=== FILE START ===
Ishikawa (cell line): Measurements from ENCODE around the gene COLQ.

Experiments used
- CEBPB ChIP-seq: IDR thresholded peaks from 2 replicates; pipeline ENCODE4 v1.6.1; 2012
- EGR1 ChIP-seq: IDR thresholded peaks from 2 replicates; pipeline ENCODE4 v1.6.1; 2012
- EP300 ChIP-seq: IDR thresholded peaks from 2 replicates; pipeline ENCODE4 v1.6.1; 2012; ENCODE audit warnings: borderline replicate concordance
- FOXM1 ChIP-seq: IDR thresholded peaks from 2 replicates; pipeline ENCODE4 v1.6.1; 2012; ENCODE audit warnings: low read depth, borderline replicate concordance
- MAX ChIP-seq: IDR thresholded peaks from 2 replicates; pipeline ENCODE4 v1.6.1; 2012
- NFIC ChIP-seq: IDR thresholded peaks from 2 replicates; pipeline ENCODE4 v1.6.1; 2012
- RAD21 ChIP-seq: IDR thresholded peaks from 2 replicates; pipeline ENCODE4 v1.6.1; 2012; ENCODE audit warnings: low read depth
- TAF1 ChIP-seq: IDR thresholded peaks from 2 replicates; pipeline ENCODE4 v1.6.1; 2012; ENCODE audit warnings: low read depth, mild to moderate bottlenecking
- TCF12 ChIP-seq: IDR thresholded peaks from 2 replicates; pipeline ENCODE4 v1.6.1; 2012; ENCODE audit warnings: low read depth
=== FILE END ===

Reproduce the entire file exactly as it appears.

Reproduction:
Ishikawa (cell line): Measurements from ENCODE around the gene COLQ.

Experiments used
- CEBPB ChIP-seq: IDR thresholded peaks from 2 replicates; pipeline ENCODE4 v1.6.1; 2012
- EGR1 ChIP-seq: IDR thresholded peaks from 2 replicates; pipeline ENCODE4 v1.6.1; 2012
- EP300 ChIP-seq: IDR thresholded peaks from 2 replicates; pipeline ENCODE4 v1.6.1; 2012; ENCODE audit warnings: borderline replicate concordance
- FOXM1 ChIP-seq: IDR thresholded peaks from 2 replicates; pipeline ENCODE4 v1.6.1; 2012; ENCODE audit warnings: low read depth, borderline replicate concordance
- MAX ChIP-seq: IDR thresholded peaks from 2 replicates; pipeline ENCODE4 v1.6.1; 2012
- NFIC ChIP-seq: IDR thresholded peaks from 2 replicates; pipeline ENCODE4 v1.6.1; 2012
- RAD21 ChIP-seq: IDR thresholded peaks from 2 replicates; pipeline ENCODE4 v1.6.1; 2012; ENCODE audit warnings: low read depth
- TAF1 ChIP-seq: IDR thresholded peaks from 2 replicates; pipeline ENCODE4 v1.6.1; 2012; ENCODE audit warnings: low read depth, mild to moderate bottlenecking
- TCF12 ChIP-seq: IDR thresholded peaks from 2 replicates; pipeline ENCODE4 v1.6.1; 2012; ENCODE audit warnings: low read depth